NORTH TEXAS (CBSDFW.COM/CNN) — Republican-controlled legislatures in Texas and across the country are adding new criminal penalties to their election laws. The changes come after record voter turnout for the 2020 elections.

The proposals range from bills that would make it a crime for election officials to buck state guidance to measures that criminalize what some call “mundane” activities, such as Georgia’s controversial election law making it a misdemeanor to approach voters waiting in line to provide food or drink.

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Election Officials

Some of the proposals involve election officials themselves.

A bill that passed a key committee in the Texas state House last week would make it a felony for an election official to send a voter an unsolicited ballot application or to pre-fill portions of ballot applications sent to voters.

Under a bill introduced last month in the battleground state of Wisconsin, felony charges could be lodged against municipal clerks who issue absentee ballots if ballot application forms are missing voters’ signatures. A bill pending in Arizona, another swing state, makes it a felony for election officials to send a ballot to anyone who has not requested it and is not already on the state’s permanent early voting list. And the Iowa law signed in early March by Republican Gov. Kim Reynolds makes it a felony for local election officials to buck the guidance of the secretary of state or disregard state election laws.

Lawrence Norden, director of the election reform program at the liberal-leaning Brennan Center for Justice, called the pattern “very troubling” — in the wake of an election that saw then-President Donald Trump and his allies make repeated attacks on election officials in key states and spread falsehoods about voter fraud.

State Legislatures vs. Local Election Officials

The push by Republican lawmakers to attach criminal penalties to actions by election officials follows bitter disputes in 2020 over how to conduct elections in the middle of a once-in-a-century pandemic.

In Iowa court battles erupted after elected auditors in three counties — Linn, Johnson and Woodbury — sent out absentee ballot requests that pre-filled some of the voters’ information, including their names and dates of birth. That ran counter to a directive by Republican Secretary of State Paul Pate to leave the forms blank, except for the election date and type.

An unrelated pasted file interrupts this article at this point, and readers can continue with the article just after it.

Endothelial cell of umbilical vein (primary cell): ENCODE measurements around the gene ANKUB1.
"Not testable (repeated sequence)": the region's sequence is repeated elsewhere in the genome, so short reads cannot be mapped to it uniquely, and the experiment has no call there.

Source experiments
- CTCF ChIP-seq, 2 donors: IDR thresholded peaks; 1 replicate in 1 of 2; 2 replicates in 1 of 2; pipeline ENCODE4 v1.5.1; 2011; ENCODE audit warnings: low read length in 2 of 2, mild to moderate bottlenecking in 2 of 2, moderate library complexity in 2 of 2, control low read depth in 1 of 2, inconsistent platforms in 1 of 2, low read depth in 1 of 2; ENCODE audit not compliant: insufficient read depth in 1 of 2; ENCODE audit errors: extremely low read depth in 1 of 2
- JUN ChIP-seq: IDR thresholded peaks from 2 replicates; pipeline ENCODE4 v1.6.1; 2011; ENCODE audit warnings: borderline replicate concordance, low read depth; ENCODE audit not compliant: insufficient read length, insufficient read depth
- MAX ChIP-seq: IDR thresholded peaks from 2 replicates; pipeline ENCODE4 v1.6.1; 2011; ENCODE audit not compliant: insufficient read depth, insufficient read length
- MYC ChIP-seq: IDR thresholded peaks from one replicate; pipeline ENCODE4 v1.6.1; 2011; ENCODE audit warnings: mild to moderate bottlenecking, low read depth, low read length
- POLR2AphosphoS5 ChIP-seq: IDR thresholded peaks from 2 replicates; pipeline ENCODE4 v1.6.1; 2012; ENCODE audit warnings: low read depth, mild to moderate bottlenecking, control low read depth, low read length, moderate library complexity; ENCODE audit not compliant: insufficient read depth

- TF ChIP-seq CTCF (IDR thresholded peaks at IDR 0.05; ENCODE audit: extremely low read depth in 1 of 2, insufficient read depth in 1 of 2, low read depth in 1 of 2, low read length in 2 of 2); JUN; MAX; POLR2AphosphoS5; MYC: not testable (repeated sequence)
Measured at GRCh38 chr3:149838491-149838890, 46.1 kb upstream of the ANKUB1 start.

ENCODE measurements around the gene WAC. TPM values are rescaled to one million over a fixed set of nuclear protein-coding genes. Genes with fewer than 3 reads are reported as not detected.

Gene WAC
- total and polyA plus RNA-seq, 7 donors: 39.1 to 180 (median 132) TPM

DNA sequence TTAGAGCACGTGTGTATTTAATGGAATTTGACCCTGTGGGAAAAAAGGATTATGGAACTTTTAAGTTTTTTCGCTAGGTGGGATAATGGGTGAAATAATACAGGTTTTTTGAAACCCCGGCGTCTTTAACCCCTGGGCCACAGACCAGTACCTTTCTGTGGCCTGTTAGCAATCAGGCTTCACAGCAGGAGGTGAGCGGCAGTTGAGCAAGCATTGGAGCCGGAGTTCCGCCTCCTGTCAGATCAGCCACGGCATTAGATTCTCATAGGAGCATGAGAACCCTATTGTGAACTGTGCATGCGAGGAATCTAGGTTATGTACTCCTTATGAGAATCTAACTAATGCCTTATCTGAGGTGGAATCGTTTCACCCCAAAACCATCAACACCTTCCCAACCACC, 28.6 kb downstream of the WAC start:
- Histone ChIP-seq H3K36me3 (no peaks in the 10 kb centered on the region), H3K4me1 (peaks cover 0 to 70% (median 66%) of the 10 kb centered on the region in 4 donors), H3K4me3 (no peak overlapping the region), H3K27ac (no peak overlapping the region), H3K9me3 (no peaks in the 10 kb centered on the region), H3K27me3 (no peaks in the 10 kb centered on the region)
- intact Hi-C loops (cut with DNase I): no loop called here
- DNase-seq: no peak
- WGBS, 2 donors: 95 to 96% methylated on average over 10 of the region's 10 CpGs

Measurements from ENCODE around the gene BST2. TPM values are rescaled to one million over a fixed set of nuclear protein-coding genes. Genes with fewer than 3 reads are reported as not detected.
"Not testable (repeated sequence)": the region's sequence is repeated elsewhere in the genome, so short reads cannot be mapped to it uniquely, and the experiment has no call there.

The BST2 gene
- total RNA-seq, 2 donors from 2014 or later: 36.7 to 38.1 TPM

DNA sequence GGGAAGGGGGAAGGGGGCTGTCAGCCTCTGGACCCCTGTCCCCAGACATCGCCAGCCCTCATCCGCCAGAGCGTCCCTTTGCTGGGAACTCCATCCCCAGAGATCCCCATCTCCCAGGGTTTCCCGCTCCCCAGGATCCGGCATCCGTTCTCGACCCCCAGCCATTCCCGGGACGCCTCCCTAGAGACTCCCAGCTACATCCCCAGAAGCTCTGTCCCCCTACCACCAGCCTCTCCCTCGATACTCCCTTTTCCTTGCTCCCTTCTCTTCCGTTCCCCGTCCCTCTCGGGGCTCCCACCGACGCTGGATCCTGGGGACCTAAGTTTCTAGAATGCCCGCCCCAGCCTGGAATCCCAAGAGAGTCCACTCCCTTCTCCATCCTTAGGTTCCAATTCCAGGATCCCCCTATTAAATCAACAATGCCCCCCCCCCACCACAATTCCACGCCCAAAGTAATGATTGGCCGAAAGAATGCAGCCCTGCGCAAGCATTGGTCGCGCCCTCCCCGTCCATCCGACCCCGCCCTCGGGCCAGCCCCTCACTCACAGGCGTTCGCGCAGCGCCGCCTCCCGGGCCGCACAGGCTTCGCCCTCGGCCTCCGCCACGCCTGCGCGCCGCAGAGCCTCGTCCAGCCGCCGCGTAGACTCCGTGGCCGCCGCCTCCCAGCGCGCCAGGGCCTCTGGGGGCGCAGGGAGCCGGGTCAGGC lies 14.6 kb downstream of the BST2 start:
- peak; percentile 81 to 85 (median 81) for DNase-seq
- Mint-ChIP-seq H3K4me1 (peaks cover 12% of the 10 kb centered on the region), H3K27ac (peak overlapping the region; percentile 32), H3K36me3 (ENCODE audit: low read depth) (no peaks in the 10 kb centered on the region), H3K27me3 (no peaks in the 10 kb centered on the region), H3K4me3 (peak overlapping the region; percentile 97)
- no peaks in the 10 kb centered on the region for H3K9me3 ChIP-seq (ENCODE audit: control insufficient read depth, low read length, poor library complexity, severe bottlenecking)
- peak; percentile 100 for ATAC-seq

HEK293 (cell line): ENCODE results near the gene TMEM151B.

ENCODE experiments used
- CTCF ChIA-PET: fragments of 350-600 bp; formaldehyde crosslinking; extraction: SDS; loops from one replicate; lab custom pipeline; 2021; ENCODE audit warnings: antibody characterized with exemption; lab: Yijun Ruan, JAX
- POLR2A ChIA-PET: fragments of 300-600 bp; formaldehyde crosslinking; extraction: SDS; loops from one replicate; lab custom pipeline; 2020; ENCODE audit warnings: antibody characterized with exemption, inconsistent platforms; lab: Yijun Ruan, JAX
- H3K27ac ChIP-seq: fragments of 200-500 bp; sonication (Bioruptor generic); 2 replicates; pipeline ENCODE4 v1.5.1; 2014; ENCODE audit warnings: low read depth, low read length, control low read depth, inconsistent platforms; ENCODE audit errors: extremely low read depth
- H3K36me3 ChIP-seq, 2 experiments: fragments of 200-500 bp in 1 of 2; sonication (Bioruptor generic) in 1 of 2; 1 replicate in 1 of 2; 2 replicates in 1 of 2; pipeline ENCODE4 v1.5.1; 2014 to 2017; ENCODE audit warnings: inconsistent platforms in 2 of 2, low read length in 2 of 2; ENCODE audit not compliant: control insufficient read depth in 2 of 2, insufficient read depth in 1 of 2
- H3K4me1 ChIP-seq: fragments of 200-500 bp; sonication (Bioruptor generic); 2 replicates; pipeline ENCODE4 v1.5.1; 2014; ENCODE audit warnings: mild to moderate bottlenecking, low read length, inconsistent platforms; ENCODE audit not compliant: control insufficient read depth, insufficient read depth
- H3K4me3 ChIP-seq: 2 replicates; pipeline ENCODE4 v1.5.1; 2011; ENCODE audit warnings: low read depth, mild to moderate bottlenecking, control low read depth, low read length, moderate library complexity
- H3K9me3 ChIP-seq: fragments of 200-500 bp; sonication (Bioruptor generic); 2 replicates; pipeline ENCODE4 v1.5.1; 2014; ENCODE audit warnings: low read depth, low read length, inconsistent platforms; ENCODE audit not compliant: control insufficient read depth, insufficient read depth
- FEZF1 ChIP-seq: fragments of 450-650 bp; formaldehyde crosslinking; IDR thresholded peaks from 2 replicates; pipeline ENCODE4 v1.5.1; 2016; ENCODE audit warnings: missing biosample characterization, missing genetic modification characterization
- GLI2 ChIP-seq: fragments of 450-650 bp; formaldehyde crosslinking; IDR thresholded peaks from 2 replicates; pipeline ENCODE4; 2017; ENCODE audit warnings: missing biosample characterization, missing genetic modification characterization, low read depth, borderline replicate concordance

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Linn County Auditor Joel Miller, a Democrat, maintained at the time that he was trying to make it as easy as possible for voters to request mail-in ballots during the pandemic.

But critics argued that pre-populating the form opened the door to potential voter fraud because the wrong person could receive a ballot application with another voter’s personal information. In the end, the courts sided with Trump and Republican Party officials who sued to discard the pre-filled absentee forms.

Kaufmann, the Iowa legislator who helped craft the new law, said last year’s controversy underscored the need “to make it clear that it’s our job to change the law, not the auditors’.”

The new law makes it a crime for election officials to willfully obstruct or disregard the state’s election laws, punishable by up to five years in prison. Kaufmann stressed that the prison time is not automatic and is subject to a judge’s discretion.


Across the country, several states are moving to criminalize other election activities. Among them: a practice called “ballot harvesting” by critics, which allows third parties to collect and deliver voters’ ballots.

Wendy Underhill, director of elections and redistricting at the National Conference of State Legislatures, counts 17 new bills in 12 states that would limit who can handle someone’s absentee ballot.

Some would attach criminal penalties.

A bill under consideration in Texas would make it a felony to pay or to provide “other benefit” to someone collecting absentee ballots, including for voters with disabilities. And in Iowa, the new law makes ballot collection a crime for someone who isn’t a relative, household member or caregiver of the registered voter. There’s an exception for an election official helping voters who are hospitalized or in assisted living settings.

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